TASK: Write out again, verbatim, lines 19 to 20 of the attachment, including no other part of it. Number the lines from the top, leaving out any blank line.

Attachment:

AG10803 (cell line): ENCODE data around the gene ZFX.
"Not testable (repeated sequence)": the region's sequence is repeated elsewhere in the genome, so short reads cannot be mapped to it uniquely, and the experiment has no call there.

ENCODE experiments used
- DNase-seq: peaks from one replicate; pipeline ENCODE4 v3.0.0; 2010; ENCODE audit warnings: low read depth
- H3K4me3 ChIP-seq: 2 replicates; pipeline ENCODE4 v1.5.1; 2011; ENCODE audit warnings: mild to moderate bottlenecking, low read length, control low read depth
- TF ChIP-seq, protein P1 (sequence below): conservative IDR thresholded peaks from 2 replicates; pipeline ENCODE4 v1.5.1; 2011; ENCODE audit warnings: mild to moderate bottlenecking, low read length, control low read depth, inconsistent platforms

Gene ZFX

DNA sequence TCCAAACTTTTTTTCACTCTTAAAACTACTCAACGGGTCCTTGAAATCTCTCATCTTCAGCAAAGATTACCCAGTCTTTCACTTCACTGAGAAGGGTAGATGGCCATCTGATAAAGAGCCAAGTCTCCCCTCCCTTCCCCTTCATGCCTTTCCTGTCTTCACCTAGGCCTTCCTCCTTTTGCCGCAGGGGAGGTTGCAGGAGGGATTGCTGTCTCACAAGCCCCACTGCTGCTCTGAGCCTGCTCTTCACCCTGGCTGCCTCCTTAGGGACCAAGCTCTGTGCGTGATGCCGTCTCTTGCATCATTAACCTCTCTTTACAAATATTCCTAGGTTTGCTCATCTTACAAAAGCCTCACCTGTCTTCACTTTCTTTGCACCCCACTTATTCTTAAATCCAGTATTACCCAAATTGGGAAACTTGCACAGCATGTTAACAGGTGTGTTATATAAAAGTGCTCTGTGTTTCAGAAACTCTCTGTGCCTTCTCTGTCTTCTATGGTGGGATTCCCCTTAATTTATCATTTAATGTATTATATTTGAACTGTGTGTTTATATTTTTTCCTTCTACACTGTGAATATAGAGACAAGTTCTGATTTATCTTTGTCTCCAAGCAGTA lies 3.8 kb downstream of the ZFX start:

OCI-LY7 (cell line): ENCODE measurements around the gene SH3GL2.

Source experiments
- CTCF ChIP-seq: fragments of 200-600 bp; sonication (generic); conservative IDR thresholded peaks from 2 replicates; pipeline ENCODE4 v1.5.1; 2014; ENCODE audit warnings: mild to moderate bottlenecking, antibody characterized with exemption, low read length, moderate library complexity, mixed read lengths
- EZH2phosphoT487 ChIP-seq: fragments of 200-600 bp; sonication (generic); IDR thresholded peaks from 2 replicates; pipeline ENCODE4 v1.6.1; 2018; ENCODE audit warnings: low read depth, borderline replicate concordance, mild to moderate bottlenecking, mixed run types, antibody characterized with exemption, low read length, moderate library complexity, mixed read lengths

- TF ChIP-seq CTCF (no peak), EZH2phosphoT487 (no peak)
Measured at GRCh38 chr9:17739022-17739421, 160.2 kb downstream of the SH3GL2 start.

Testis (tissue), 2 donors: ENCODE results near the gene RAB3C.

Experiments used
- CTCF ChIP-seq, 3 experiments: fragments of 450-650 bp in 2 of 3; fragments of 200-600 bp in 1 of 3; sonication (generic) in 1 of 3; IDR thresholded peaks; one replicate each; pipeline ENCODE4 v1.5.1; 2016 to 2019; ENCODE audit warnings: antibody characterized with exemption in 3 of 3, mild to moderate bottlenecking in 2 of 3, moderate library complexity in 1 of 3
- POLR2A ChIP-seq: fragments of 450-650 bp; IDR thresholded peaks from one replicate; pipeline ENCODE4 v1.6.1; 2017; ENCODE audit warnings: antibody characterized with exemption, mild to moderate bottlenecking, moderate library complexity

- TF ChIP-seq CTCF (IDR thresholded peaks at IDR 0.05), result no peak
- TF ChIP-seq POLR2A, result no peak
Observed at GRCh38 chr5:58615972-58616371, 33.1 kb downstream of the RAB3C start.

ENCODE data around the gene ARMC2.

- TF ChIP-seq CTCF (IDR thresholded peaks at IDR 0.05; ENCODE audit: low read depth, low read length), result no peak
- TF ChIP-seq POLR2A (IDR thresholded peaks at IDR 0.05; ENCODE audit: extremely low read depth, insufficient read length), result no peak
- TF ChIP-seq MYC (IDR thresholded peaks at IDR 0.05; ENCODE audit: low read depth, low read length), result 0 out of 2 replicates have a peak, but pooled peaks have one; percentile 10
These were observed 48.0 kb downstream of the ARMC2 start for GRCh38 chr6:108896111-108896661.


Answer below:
- TF ChIP-seq CTCF (IDR thresholded peaks at IDR 0.05), result no peak
- TF ChIP-seq POLR2A, result no peak